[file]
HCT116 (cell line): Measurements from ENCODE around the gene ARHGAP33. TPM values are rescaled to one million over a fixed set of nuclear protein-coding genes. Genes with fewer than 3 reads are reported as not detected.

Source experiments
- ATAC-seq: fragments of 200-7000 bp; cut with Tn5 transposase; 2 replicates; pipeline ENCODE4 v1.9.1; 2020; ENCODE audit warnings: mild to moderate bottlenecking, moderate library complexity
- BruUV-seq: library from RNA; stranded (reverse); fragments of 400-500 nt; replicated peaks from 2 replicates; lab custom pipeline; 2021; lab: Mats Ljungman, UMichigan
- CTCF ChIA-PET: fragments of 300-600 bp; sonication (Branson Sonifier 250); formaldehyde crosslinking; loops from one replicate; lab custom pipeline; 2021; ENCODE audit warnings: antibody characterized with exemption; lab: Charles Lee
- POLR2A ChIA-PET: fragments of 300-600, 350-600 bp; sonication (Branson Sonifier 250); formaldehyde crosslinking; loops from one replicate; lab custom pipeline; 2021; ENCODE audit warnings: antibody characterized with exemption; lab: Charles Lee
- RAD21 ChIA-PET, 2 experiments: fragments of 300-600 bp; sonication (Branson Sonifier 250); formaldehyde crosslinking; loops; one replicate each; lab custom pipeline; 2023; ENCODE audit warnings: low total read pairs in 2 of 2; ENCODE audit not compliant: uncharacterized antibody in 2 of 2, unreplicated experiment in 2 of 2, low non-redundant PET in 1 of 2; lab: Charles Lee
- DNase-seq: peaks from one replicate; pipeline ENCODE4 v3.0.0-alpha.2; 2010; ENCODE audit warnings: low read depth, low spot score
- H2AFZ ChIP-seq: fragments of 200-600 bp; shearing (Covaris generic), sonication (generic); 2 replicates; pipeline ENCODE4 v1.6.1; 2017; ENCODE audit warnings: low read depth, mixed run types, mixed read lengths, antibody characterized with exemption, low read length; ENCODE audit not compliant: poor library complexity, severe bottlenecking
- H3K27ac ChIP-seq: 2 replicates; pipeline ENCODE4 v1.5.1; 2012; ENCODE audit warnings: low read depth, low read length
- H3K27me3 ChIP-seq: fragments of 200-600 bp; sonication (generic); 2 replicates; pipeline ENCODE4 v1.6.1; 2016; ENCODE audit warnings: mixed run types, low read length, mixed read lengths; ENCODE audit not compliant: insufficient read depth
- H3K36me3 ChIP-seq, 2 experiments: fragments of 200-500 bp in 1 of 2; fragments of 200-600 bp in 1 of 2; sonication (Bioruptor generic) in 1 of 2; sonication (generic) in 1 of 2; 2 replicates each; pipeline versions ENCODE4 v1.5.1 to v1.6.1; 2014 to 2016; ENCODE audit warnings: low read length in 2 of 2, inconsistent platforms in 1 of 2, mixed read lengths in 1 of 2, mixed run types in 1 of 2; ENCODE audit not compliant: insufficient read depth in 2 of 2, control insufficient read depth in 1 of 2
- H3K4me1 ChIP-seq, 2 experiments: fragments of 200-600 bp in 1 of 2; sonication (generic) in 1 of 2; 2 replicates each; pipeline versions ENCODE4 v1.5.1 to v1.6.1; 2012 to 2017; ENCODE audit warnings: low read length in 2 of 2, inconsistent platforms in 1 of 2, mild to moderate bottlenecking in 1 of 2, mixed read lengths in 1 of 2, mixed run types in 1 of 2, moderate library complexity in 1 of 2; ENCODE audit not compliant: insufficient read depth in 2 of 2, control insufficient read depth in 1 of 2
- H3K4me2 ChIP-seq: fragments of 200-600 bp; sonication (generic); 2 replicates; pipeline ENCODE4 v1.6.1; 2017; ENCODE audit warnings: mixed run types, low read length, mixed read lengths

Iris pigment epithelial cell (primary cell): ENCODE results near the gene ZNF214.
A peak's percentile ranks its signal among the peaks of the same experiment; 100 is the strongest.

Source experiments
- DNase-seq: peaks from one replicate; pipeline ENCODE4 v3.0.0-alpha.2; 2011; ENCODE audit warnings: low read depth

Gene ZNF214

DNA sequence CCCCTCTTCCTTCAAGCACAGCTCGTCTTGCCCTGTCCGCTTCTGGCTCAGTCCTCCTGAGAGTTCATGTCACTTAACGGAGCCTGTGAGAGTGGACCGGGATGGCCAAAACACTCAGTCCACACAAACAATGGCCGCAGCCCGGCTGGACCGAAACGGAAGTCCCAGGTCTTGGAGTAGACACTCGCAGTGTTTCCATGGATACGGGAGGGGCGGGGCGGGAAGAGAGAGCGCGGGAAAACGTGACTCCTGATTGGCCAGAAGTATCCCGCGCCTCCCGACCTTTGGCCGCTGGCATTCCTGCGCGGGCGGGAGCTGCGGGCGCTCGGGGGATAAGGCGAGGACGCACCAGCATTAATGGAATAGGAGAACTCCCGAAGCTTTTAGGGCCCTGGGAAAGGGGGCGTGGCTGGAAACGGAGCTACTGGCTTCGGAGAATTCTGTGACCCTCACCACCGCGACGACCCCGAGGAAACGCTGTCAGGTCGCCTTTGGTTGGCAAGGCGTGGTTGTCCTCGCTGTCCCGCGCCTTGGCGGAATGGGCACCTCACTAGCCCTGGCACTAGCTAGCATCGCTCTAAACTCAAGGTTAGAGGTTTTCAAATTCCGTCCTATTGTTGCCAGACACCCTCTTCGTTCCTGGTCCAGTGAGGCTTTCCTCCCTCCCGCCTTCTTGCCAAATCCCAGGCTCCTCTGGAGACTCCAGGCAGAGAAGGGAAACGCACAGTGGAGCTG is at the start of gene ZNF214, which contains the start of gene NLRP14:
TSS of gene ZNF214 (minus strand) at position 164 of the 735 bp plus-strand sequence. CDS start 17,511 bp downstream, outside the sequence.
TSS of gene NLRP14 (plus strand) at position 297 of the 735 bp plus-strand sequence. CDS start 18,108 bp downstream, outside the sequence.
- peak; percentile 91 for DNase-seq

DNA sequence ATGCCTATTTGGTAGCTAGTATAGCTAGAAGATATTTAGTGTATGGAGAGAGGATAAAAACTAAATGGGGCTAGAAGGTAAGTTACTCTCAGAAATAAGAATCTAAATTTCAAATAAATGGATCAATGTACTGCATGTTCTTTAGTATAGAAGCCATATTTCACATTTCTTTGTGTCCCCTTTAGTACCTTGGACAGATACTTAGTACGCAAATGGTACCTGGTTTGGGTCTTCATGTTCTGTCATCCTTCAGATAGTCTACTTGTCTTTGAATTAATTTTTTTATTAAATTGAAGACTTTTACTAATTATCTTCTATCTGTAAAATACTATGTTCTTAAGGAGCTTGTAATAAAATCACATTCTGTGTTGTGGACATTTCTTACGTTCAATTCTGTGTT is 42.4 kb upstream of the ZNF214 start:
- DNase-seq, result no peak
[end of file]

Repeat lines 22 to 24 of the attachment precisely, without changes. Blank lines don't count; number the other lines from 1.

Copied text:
TSS of gene NLRP14 (plus strand) at position 297 of the 735 bp plus-strand sequence. CDS start 18,108 bp downstream, outside the sequence.
- peak; percentile 91 for DNase-seq

DNA sequence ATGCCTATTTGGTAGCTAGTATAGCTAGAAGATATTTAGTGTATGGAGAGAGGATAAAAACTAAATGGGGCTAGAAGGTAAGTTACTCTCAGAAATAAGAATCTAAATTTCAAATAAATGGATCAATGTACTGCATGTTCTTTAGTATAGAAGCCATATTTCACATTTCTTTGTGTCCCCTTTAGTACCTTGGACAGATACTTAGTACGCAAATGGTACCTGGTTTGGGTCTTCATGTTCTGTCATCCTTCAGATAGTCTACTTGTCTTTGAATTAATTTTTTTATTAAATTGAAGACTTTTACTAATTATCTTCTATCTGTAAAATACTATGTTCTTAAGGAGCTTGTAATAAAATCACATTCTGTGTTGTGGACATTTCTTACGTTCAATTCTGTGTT is 42.4 kb upstream of the ZNF214 start: